My mother’s hospice social worker and nurse both told us that they have had patients under their care for up to 3 years! That’s a lot of support and care so don’t discount it!
Speak to your mother’s primary care doctors about hospice and don’t be surprised if they initially turn you down. My mother’s doctor told us my mother was “…extremely healthy and doesn’t need hospice.” But we insisted and it ended up being the best decision and truthfully, the best 4 months of my mother’s life in many, many years.
How Do You Deal With A Toxic Elderly Mother?
Caring for an elderly mother with whom you do not have a good relationship with can literally drive you to drink. Believe me, I have been there. You need much more than just good luck to survive it.
It is difficult to have a good relationship with anyone who has been so toxic to you. Her bitterness, resentfulness and anger was there last year and the years before. And I hate to tell you, it will probably be there next year too.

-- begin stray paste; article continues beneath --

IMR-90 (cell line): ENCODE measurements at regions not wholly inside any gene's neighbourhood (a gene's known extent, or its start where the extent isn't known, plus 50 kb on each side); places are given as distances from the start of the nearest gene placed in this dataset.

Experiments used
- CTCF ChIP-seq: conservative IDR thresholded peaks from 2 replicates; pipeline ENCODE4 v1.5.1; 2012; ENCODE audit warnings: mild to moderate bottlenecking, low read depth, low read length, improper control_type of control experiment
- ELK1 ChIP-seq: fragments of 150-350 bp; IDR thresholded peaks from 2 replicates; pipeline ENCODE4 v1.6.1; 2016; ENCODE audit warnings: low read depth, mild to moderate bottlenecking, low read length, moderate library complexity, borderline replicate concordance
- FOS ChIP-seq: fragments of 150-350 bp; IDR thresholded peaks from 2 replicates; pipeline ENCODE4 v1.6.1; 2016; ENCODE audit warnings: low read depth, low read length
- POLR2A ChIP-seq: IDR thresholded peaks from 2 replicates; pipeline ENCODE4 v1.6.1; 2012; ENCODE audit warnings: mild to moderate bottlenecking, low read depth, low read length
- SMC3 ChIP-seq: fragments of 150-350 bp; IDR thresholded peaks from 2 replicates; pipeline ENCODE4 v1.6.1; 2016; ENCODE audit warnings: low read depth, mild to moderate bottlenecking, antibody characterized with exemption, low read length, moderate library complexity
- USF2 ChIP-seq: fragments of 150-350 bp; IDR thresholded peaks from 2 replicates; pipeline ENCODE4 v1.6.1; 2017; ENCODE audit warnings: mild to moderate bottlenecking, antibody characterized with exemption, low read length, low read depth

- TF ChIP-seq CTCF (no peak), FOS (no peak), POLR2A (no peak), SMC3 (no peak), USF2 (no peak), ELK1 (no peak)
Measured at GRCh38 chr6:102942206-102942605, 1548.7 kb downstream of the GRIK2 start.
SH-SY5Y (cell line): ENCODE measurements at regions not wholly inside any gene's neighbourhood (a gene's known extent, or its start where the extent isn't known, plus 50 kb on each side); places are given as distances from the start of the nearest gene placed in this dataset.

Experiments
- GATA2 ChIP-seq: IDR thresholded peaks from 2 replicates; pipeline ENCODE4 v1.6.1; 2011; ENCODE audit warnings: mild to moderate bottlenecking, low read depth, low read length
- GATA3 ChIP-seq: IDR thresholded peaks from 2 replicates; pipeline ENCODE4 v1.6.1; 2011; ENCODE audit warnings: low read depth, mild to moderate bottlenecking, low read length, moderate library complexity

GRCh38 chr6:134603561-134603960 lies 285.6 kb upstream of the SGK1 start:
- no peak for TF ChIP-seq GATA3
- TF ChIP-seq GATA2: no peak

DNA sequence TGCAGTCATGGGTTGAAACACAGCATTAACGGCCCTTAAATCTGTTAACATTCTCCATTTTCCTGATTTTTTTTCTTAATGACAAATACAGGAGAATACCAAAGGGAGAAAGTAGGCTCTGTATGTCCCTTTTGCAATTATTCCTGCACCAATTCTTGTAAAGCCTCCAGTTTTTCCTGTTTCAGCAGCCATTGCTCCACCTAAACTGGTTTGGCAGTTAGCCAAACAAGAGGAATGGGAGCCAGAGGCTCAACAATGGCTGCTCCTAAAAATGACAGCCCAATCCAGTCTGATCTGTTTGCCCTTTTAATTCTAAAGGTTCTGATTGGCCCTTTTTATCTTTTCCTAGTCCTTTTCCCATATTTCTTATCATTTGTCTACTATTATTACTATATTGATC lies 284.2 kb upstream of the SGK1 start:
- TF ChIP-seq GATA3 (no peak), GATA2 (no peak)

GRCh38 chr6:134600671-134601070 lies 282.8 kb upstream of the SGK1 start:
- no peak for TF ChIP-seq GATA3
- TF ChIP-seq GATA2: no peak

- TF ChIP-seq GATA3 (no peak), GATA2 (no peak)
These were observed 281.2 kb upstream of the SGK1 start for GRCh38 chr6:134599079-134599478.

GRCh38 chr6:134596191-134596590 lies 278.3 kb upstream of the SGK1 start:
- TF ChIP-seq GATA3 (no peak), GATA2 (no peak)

The question then becomes how do you go about caring for an elderly mother who does not care about your feelings? Who says terrible things to you continuously?
Set Boundaries From The Start
Using the “Detaching With Love” technique that Al-Anon members are taught can help you to properly set up the kind of boundaries that you need in order to survive caregiving for your elderly mother.
Detaching involves four key concepts: (source Psychcentral.com)
- Having appropriate boundaries
- Accepting reality
- Being in the present, not the past or future
- Taking responsibility for our feelings and needs
The basic idea is to let go and take control of your own feelings, your own thoughts and essentially become in charge of your own life – not theirs.
- You let go of past indiscretions, hate and anger.
- You let go of your mother’s problems and issues.
- You stop reacting to her comments and actions.
- You stop obsessing about her and worrying about her.
- And finally, you let go of the expectation that your mother’s behavior will change.